In 1995, if you had told Toby Spribille that he’d eventually overthrow a scientific idea that’s been the stuff of textbooks for 150 years, he would have laughed at you. Back then, his life seemed constrained to a very different path. He was raised in a Montana trailer park, and home-schooled by what he now describes as a “fundamentalist cult.” At a young age, he fell in love with science, but had no way of feeding that love. He longed to break away from his roots and get a proper education.


Lichens have an important place in biology. In the 1860s, scientists thought that they were plants. But in 1868, a Swiss botanist named Simon Schwendener revealed that they’re composite organisms, consisting of fungi that live in partnership with microscopic algae. This “dual hypothesis” was met with indignation: it went against the impetus to put living things in clear and discrete buckets. The backlash only collapsed when Schwendener and others, with good microscopes and careful hands, managed to tease the two partners apart.

Schwendener wrongly thought that the fungus had “enslaved” the alga, but others showed that the two cooperate. The alga uses sunlight to make nutrients for the fungus, while the fungus provides minerals, water, and shelter. This kind of mutually beneficial relationship was unheard of, and required a new word. Two Germans, Albert Frank and Anton de Bary, provided the perfect one—symbiosis, from the Greek for ‘together’ and ‘living’.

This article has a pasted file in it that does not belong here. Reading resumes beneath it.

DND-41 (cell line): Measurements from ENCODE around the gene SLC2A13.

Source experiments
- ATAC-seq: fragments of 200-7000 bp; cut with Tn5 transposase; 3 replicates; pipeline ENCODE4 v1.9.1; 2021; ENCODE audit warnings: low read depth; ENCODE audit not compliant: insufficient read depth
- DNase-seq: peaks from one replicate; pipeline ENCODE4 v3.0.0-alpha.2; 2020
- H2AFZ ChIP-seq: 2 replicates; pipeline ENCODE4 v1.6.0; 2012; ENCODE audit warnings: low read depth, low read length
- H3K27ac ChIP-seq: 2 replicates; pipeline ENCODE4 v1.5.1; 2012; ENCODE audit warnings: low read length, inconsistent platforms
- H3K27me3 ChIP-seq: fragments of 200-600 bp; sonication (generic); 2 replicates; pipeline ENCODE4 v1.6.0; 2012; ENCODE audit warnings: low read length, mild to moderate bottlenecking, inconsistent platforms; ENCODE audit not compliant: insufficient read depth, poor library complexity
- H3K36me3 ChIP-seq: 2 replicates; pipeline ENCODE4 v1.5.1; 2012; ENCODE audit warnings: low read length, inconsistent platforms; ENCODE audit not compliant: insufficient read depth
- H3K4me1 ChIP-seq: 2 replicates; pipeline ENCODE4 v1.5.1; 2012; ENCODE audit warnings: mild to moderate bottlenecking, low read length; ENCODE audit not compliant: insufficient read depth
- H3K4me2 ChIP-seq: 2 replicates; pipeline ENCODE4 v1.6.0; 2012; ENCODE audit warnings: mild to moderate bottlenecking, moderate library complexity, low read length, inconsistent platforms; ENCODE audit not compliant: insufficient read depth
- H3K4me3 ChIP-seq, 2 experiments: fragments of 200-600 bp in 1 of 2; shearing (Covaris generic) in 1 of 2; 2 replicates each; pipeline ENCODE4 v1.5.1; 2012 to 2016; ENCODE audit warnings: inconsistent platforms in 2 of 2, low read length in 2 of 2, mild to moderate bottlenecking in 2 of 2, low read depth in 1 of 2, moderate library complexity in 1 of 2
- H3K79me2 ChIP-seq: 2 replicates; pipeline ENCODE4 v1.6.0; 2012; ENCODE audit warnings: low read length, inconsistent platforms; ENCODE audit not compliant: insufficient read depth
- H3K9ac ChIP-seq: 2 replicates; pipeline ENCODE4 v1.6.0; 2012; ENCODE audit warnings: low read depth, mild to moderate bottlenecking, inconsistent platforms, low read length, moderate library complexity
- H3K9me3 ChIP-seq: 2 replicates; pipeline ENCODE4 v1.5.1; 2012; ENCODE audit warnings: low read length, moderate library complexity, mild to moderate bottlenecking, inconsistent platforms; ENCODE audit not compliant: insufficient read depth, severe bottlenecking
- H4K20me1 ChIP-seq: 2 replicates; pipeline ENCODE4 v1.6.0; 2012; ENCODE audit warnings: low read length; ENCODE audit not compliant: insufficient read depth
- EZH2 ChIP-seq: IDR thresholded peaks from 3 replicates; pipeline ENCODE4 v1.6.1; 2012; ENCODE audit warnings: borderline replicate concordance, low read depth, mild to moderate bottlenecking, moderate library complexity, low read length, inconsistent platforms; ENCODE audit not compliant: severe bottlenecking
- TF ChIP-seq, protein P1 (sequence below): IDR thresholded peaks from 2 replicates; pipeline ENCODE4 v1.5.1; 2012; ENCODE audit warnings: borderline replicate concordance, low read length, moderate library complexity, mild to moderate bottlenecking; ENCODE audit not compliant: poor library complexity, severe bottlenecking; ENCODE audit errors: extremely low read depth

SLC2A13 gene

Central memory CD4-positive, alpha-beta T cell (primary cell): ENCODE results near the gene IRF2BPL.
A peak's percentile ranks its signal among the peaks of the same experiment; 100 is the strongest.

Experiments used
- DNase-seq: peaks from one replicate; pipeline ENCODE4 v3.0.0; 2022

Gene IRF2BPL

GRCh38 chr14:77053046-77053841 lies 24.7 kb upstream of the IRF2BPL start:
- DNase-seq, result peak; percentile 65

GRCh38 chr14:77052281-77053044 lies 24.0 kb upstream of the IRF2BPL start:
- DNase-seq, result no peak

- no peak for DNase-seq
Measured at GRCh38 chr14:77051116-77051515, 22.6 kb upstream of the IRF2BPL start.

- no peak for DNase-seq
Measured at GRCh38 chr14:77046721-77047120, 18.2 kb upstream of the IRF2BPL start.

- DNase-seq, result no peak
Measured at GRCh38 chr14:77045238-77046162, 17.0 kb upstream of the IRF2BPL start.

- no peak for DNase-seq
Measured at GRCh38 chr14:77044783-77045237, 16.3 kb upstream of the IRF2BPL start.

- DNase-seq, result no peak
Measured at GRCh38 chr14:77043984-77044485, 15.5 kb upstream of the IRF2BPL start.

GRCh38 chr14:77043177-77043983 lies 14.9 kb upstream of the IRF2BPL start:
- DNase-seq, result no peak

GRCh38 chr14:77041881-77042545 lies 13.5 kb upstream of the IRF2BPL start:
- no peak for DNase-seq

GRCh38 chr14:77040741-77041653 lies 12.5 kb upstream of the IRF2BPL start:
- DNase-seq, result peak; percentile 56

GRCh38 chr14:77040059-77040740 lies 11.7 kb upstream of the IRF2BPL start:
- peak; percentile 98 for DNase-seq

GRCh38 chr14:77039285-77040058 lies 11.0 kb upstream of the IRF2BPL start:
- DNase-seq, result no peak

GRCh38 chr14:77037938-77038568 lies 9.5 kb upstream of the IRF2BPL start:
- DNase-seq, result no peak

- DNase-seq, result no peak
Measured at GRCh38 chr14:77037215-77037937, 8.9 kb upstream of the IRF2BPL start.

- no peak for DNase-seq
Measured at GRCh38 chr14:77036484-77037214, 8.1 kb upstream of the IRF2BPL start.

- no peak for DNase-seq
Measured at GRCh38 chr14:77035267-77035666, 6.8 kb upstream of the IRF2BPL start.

In the 150 years since Schwendener, biologists have tried in vain to grow lichens in laboratories. Whenever they artificially united the fungus and the alga, the two partners would never fully recreate their natural structures. It was as if something was missing—and Spribille might have discovered it.

He has shown that largest and most species-rich group of lichens are not alliances between two organisms, as every scientist since Schwendener has claimed. Instead, they’re alliances between three. All this time, a second type of fungus has been hiding in plain view.
Read the whole thing, it's an interesting story at several levels.